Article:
Sunday September 21, 2014 Search
Weather | Athens
27o C
19o C
News
Business
Comment
Life
Sports
Community
Survival Guide
Greek Edition
Protection groups warn of rising popularity of dogfighting

By Costas Onishenko

Some 200 abused pitbulls picked up in various areas around Attica in the past few years that are believed to have been used in illegal dogfights have found shelter with the Pitbull Rescue group. Among the areas where the group found injured and abandoned dogs were Keratea, Lavrio, Megara, Anavyssos, Sounio and Aspropyrgos, raising suspicions that dogfights are being organized in the vicinity.

Animal rights groups suggest that dogfights are also being held in wooded areas in and around Athens, though no arrests have been made to back up their suspicions, while the cases that do make it to court are few and far between, despite overwhelming evidence that this illegal blood sport and betting “game” is gaining popularity.

Earlier this month police in Katerini, northern Greece, managed to arrest 17 people during a raid on a stable where a dogfight was taking place. Of the people arrested, 13 were found guilty and given short jail sentences and ordered to pay fines. Police conducted the raid following a tip-off from an anonymous caller who provided officers with details of the dogfight. Following the call, the local police chief put together a team of 10 officers and raided the stable, where they found at least 50 spectators, who ran off into the adjoining fields when the team of officers burst into the venue. Eventually 17 people were placed under arrest, among whom were seven from the Former Yugoslav Republic of Macedonia (FYROM). Officers also found that six dogs were being used in the fights, two of which were in the arena at the time of the raid. Another dog was found dead and based on its injuries is believed to have fought previously.

The 13 suspects who were eventually charged were given prison sentences of between two and eight months, suspended for three years, and ordered to pay fines of 2,000-5,000 euros.

“Despite the short sentences and small fines, this was a very positive development because it shows that the authorities are starting to do something about the problem. I hope that this case will raise awareness among citizens and encourage people to report cases of animal abuse or suspicions that dogfights are being conducted. They can contact the police as well as local animal protection groups,” Antonia Natsiopoulou, a member of a group protecting strays in Katerini, told Kathimerini.

According to police sources, there is a lot of circumstantial evidence suggesting that dogfights are on the increase, though it is almost impossible to confirm suspicions and follow up on allegations.

“We don't have any concrete evidence in our hands,” said an officer at Athens Police Headquarters who declined to be named. “Possibly because most are small-scale dogfights organized more or less with little planning between people who know each other, people who get together in small, tight-knit groups. If dogfights were being organized on a bigger scale and the bets were sizable, then we would certainly know a lot more.”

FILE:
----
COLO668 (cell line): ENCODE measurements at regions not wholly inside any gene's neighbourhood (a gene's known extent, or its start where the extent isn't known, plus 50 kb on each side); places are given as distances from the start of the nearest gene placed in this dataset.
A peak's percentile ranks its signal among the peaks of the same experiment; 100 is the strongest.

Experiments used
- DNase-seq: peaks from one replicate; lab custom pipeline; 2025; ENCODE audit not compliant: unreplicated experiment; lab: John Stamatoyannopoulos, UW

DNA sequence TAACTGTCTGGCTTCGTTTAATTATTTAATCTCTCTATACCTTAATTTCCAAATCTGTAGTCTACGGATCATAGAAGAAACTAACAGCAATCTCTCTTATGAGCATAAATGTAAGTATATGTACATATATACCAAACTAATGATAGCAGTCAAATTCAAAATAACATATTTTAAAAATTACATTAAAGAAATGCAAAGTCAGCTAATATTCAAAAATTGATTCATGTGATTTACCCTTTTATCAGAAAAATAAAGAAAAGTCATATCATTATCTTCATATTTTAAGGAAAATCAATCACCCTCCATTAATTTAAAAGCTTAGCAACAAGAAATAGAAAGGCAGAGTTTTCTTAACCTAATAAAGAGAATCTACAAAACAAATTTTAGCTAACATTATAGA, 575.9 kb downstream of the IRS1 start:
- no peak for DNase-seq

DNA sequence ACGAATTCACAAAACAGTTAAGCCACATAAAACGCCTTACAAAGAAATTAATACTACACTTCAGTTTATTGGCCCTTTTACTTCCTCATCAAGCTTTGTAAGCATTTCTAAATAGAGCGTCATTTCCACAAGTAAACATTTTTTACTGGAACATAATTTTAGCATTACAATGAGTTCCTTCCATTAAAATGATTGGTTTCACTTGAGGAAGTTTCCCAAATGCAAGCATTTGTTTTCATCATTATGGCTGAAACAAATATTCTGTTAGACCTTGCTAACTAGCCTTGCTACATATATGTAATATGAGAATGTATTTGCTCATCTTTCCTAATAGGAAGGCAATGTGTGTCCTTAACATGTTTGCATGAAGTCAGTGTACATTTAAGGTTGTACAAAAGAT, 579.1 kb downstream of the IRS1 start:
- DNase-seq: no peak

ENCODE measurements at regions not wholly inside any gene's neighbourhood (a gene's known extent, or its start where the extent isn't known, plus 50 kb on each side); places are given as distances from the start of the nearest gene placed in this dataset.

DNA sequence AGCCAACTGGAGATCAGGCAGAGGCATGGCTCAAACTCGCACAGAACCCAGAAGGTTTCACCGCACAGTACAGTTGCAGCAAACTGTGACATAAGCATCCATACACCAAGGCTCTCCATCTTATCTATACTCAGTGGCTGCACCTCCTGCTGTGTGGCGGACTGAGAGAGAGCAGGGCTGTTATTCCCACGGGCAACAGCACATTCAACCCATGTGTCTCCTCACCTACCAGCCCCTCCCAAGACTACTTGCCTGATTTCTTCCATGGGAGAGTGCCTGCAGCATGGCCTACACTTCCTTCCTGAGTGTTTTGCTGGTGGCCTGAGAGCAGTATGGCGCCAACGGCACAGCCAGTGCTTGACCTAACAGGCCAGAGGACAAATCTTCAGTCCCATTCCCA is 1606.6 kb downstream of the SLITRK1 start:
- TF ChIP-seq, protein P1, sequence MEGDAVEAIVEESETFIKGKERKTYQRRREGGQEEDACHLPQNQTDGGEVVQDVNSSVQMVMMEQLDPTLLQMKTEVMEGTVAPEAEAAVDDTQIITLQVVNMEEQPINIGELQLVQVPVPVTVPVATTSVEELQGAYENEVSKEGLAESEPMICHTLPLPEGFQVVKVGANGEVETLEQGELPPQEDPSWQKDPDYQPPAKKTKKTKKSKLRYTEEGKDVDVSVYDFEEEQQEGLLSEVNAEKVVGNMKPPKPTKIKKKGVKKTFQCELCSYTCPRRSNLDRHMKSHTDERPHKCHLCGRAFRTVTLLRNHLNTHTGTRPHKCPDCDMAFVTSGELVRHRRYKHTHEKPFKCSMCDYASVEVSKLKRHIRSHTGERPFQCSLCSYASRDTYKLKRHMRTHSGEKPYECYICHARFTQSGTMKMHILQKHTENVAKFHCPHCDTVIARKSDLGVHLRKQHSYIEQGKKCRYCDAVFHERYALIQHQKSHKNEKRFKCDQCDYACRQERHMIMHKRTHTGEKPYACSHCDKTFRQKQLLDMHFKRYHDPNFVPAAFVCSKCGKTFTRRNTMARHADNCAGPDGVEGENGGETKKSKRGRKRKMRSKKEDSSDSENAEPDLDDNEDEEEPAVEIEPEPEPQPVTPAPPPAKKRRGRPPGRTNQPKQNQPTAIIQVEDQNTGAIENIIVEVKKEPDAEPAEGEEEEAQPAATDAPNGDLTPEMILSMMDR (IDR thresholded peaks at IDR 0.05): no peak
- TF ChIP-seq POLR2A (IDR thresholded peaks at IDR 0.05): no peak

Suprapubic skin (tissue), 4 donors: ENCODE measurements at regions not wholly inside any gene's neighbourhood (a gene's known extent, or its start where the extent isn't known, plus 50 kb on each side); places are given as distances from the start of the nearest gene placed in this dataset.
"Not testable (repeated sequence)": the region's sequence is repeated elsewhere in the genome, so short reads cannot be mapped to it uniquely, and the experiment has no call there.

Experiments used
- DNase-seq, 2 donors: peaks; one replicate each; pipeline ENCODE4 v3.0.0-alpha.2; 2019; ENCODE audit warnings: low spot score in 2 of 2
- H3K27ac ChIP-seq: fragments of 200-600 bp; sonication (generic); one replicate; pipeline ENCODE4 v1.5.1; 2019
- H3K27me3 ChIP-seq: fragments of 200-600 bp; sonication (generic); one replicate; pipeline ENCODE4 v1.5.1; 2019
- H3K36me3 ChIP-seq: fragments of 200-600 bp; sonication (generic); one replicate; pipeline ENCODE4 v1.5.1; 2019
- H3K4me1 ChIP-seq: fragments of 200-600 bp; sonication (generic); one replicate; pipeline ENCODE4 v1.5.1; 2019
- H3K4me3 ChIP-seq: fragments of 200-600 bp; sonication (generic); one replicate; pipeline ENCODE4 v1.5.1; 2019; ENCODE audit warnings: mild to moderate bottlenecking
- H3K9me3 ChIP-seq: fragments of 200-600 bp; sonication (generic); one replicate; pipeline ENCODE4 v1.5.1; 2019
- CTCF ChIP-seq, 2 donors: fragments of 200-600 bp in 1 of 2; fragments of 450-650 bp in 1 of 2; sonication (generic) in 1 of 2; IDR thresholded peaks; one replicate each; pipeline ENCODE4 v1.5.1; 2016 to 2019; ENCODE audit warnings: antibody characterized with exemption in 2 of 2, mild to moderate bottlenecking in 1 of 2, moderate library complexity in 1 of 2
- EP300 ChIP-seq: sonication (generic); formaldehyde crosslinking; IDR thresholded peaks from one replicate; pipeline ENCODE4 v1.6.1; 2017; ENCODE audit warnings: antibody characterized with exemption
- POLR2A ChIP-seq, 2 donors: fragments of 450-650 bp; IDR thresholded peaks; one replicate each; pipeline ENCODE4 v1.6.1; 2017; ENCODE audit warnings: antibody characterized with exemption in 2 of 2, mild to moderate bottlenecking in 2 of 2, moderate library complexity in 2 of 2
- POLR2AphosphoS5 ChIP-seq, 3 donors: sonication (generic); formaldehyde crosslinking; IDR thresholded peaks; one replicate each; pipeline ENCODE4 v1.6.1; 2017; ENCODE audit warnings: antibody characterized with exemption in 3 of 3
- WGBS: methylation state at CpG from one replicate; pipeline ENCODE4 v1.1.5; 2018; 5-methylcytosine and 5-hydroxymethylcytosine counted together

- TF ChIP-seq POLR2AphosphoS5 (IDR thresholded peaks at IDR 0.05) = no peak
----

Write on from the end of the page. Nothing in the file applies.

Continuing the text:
The City of Athens department that is responsible for animal welfare also asserts that it has no information regarding dogfights being carried out in the municipality, nor has it rescued dogs that have been clearly injured in a fight.

However, animal rights groups say that the evidence they have points in the opposite direction.

“We can't do the job of the police, but the indications we have suggest that dogfights are certainly taking place,” according to Marina Lymberopoulou of Pitbull Rescue.

ekathimerini.com , Wednesday March 13, 2013 (18:37)  
Mayor’s efforts pay off as Turkish and Israeli visitors flock to discover their ‘own’ Thessaloniki
The mediators of Crete´s warring families
First middleman-free indoor organic market in Greece offers big savings
Targeted due to their sexuality
A Maria Callas house and opera academy
The historic but long-neglected building at 61 Patission Street in central Athens where opera legend Maria Callas lived from 1940 to 1945 before she left for the United States is set to unde...
ARCHITECTURE
Lakki, architectural gem on island of Leros, finally gets due attention
It's 2009. Italian architect and photographer Daniele Ratti is traveling in Eritrea, Eastern Africa. After reaching the country's capital, Asmara, Ratti is in for a surprise, as he finds him...
Inside Life
Inside Travel
Inside Gastronomy
SPONSORED LINK: FinanzNachrichten.de
SPONSORED LINK: BestPrice.gr
 RECENT NEWS
1. Results of probe into 20 Lagarde list names due soon
2. Police refute reports of Jihadi training
3. Gov’t drafts plan to secure exit from memorandum
4. Greek commuters have relatively long wait
5. IKA uncovers benefits scam at Kerameikos branch
6. Man dies in well accident
more news
Today
This Week
1. ‘Greece can meet its needs on its own’
2. Record sum of new debts to the state in August
3. Results of probe into 20 Lagarde list names due soon
4. Police refute reports of Jihadi training
5. Gov’t drafts plan to secure exit from memorandum
6. Special guard arrested over extortion, bribery
Today
This Week
1. Greece on standby
2. Greece at bottom of social justice scale among EU28
3. Central Athens traffic restrictions back in force on Monday
4. Lost in the fog
5. ‘Greece can meet its needs on its own’
6. Record sum of new debts to the state in August
   Find us ...
  ... on
Twitter
     ... on Facebook   
About us  |  Subscriptions  |  Advertising  |  Contact us  |  Athens Plus  |  RSS  |   
Copyright © 2014, H KAΘHMEPINH All Rights Reserved.